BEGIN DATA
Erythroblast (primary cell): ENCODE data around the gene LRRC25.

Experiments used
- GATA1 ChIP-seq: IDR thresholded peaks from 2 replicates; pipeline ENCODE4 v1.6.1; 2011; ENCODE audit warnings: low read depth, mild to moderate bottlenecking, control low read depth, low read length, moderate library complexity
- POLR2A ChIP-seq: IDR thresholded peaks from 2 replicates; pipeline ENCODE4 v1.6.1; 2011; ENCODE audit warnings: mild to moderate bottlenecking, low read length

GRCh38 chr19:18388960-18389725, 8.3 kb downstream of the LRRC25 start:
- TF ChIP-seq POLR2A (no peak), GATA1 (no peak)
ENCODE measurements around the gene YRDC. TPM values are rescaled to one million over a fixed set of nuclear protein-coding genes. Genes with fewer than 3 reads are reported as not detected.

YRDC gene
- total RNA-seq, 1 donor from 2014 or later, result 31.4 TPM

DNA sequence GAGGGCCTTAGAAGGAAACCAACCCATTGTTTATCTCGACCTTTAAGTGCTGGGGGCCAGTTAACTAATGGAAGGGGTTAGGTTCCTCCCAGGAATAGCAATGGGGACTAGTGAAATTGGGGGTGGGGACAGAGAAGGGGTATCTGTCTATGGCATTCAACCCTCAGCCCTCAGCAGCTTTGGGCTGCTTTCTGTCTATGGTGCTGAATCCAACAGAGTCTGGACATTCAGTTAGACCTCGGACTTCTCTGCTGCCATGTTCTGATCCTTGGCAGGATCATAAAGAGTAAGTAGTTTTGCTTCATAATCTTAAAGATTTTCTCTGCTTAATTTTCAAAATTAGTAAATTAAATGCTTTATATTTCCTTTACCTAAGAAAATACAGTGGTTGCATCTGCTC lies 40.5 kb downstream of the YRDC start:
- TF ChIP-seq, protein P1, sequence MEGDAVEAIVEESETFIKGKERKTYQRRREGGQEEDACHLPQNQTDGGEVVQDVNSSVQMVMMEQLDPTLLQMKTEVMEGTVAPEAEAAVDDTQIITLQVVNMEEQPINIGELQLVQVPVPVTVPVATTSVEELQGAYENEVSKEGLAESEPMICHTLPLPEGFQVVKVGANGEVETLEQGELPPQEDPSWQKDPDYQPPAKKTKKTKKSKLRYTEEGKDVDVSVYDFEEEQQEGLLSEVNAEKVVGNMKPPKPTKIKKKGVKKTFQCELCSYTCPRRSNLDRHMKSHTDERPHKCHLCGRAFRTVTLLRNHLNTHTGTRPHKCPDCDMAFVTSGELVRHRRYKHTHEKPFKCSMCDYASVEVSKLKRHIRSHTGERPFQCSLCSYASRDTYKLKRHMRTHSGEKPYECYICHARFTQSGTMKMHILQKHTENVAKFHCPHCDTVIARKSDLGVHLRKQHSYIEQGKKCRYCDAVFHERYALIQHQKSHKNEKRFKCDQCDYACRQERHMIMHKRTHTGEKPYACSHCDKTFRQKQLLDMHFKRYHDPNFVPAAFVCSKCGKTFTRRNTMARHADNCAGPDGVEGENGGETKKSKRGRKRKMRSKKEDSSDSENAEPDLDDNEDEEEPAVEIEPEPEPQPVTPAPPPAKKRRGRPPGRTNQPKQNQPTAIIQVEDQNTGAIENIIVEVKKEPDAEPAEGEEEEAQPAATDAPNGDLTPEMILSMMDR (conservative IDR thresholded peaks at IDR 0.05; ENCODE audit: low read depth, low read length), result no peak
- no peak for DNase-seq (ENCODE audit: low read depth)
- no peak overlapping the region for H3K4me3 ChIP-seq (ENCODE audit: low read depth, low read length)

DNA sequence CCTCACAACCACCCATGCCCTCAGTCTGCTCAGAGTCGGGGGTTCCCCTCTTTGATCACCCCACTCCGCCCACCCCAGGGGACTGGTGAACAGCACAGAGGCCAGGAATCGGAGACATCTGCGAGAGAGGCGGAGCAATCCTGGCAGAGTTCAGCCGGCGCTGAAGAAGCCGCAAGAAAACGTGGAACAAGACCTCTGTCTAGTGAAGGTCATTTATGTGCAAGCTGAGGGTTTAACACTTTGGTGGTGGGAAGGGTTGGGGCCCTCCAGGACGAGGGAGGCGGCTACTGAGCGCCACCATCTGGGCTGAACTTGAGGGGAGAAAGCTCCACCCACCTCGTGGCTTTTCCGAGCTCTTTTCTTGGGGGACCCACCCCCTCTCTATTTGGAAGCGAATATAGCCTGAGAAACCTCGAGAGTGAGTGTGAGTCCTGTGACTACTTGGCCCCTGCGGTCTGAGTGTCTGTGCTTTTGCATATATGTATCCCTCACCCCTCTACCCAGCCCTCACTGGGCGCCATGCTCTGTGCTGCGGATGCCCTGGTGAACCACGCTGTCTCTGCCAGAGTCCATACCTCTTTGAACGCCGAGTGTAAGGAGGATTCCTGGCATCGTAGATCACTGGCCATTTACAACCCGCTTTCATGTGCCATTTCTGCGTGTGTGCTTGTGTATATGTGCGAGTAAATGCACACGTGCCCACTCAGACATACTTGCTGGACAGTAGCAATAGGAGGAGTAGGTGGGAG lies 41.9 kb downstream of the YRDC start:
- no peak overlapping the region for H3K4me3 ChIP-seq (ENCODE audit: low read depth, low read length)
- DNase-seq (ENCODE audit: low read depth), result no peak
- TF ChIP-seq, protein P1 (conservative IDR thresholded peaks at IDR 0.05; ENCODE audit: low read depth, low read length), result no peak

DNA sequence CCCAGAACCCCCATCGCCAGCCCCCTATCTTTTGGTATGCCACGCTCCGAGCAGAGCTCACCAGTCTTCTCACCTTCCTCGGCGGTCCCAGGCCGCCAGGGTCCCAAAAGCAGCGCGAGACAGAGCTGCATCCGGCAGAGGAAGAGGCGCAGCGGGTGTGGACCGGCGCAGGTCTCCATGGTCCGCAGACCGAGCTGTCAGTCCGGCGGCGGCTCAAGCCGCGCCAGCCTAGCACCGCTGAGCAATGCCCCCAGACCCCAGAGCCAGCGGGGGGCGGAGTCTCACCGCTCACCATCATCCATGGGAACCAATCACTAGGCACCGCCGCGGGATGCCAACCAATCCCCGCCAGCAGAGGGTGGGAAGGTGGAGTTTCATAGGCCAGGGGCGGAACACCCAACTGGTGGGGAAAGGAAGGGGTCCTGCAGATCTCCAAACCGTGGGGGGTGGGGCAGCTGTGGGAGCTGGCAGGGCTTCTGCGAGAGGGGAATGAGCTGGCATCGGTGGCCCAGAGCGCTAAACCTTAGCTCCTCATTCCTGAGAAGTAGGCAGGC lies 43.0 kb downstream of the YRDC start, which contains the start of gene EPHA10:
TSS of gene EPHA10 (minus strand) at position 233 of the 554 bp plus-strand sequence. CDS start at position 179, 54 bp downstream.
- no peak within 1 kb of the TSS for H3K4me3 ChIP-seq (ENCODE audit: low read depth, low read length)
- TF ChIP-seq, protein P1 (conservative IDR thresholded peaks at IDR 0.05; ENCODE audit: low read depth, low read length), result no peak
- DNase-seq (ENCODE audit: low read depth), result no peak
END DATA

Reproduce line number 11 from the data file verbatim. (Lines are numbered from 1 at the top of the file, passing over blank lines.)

- TF ChIP-seq, protein P1, sequence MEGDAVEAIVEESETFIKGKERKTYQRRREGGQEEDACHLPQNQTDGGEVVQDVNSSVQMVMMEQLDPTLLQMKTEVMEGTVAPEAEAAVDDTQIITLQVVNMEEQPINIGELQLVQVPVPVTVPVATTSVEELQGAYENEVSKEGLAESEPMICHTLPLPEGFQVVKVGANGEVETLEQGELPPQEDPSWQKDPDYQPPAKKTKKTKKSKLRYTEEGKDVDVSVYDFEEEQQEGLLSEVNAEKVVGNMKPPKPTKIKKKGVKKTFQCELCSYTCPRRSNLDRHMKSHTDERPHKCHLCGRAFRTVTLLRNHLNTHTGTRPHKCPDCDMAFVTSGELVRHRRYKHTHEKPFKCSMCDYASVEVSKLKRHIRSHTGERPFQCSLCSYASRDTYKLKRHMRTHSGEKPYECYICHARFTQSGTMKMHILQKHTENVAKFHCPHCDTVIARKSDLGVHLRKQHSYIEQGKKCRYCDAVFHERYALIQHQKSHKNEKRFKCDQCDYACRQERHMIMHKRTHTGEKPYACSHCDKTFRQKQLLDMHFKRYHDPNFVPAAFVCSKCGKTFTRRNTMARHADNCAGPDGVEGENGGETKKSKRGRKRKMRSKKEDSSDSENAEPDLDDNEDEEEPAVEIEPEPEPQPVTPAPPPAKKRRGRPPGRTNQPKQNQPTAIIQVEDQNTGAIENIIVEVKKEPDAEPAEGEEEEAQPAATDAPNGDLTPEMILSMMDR (conservative IDR thresholded peaks at IDR 0.05; ENCODE audit: low read depth, low read length), result no peak